But it's not. It's decidedly unfair. Because on the bottom of the deck you gave to the spectator was an advertising card, and the bottom side of that advertising card was treated with a roughing stick. So now their freely chosen card, which they shuffled into the deck is actually stuck to the underside of the advertising card.
Now they bring out the deck and set it on the table. You have them spread it, as best they can, across the table. You hold your hands out as if you're trying to sense some information. "Only you know what card you picked. But even you don't know where it is. It could be any of these 52 cards." Here you notice the advertising card. You go to grab it, but stop yourself. "Could you slide that out? I don't want it to get in the way."
The ad card is slid off to the side and the selection along with it. You immediately get back into the presentation, hopefully leaving the ad card to be soon forgotten.
What do you do after? Well, that's up to you. I'll write-up the trick I use this with at some point in the future.
As I said, this is a new technique for me and while it's worked the few times I've done it, there may still be some issues to get ironed out. Here are the potential issues as I see them.
1. Alignment - You want to make sure the ad card and the selection are not just stuck together, but aligned as close together as possible. Here is what I do. I have them place their selection on top and cut the deck. Then I say, "And square up the deck so we know your card isn't sticking out anywhere [wait a beat for them to do that]. Actually, go ahead and mix up the deck too, so you have no idea where the card is."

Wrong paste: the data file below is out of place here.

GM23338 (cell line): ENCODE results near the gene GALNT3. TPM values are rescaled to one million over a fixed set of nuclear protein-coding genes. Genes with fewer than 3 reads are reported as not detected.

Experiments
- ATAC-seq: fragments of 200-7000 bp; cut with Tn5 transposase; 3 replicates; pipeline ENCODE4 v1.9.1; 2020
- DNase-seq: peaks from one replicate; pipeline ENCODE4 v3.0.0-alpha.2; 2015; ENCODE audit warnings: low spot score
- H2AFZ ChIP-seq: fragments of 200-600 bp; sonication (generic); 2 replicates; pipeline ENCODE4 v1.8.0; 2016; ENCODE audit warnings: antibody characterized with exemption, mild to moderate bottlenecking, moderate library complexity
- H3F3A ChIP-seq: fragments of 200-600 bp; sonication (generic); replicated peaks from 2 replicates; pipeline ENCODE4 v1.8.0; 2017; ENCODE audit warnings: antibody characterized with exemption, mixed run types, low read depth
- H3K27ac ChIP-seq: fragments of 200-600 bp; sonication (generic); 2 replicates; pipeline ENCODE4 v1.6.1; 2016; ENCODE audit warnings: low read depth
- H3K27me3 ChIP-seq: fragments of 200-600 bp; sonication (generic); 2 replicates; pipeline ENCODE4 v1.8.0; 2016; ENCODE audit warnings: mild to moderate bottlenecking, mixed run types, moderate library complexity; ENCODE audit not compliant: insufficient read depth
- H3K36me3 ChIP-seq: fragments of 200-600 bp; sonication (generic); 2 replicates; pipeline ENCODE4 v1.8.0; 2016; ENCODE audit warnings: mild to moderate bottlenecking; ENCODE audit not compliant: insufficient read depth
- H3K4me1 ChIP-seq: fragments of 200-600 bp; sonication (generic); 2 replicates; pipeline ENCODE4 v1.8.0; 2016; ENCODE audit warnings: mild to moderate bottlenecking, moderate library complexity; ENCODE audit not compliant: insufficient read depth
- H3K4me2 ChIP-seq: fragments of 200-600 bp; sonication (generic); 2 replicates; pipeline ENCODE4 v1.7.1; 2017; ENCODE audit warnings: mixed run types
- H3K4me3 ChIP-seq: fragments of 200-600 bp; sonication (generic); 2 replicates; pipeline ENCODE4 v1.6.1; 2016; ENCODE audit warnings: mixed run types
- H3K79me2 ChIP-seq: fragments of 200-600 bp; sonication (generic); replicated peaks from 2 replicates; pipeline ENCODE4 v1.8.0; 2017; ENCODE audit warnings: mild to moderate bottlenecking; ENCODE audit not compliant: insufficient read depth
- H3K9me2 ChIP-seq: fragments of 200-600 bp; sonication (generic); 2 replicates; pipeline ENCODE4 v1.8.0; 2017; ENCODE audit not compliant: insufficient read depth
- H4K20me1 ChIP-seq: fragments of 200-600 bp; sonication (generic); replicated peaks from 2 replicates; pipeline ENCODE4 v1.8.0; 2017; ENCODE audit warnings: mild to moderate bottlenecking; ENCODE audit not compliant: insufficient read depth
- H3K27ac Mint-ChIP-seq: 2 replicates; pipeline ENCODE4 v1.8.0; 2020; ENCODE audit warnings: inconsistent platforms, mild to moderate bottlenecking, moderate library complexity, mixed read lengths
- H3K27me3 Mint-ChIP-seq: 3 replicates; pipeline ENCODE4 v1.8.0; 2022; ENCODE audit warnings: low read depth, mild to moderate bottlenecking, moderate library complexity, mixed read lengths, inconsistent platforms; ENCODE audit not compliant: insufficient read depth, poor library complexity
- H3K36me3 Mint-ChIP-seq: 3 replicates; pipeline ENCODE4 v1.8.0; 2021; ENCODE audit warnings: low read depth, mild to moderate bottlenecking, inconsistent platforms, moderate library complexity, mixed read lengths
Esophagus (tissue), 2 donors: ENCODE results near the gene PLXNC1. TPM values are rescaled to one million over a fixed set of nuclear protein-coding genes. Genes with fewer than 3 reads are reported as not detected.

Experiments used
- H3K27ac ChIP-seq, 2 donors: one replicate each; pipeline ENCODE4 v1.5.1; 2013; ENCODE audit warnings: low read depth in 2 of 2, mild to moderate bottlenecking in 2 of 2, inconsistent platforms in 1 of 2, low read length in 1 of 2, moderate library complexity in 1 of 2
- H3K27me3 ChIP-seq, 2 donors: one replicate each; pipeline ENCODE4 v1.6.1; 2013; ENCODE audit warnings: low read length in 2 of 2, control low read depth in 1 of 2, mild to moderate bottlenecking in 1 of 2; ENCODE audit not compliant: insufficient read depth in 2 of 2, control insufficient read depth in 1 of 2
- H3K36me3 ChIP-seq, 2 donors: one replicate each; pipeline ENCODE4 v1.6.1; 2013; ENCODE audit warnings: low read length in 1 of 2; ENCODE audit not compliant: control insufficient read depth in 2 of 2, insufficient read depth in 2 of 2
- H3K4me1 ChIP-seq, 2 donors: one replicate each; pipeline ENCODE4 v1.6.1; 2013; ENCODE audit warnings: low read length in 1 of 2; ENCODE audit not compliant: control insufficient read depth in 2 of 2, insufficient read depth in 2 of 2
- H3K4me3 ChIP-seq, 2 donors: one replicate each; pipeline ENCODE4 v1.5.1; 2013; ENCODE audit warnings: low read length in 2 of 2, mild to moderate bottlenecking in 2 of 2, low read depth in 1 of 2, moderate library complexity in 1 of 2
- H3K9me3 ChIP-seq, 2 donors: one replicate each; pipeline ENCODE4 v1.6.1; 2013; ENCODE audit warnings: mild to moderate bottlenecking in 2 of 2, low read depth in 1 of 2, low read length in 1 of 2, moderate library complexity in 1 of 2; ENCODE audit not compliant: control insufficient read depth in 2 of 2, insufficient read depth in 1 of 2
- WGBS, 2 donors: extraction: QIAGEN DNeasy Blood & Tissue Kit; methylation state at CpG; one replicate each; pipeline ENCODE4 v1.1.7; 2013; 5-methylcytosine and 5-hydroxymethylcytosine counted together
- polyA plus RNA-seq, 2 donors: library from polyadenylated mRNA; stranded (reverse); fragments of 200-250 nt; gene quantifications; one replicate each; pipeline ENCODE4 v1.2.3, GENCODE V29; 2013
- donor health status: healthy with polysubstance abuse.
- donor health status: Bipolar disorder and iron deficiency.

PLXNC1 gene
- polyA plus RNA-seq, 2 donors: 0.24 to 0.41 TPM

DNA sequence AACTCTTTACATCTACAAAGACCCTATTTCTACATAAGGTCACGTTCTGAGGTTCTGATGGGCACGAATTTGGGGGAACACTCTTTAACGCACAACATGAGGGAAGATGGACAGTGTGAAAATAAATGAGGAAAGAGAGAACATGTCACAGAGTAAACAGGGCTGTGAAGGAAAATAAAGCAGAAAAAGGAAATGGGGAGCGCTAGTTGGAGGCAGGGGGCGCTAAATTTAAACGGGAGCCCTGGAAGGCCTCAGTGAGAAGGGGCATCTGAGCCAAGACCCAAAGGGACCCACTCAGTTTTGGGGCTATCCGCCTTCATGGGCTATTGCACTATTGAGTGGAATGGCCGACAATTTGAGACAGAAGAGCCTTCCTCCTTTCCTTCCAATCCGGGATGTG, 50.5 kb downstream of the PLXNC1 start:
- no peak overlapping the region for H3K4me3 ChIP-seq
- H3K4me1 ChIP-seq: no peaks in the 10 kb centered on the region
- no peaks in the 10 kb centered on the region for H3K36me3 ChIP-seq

When they bring the deck up from under the table I turn away and tell them to place the deck on the table, square it up, and cover it with their hands. This seems like I'm being extra fair before I turn around, but again I'm just looking to make sure the alignment is right on.
2. Thickness - You want your spectator looking down on the cards. Use the same judgment you would any other time you have a double on the table that's supposed to be a single.
3. Sticky Stuff - I've only done this with a roughing stick. I don't know if roughing spray or Science Friction or something would be any better. I considered double-stick tape, but I think there's too much of a chance of someone feeling that or of the cards being permanently misaligned.
4. Erasing the Moment - My initial concern was that the moment where you ask them to slide out the advertising card would draw attention to itself. That hasn't been my experience, but I think it's something to be aware of. It may actually be better to slide it out yourself. That might be a more casual and "invisible" gesture. I'm not sure.
I've come to the conclusion that it probably doesn't generate much suspicion. And the reason I don't think it does is because removing an ad card is something most of us have done for real numerous times in the course of a trick, and no one ever yells, "Hey! What are you doing!?" In addition, I think there are too many other techniques involved that even if they do remember the ad card, there's no easy straight line solution between the removal of that card and the disappearance of a card they freely selected and freely shuffled back into the deck.
That being said, I don't remove the ad card and immediately say, "And your card is gone." In the trick I do, they case the deck and it's brought to another location. So there's some time misdirection. By the time they realize the card they thought they saw in the deck is no longer there, some time has passed and I think the ad card is forgotten.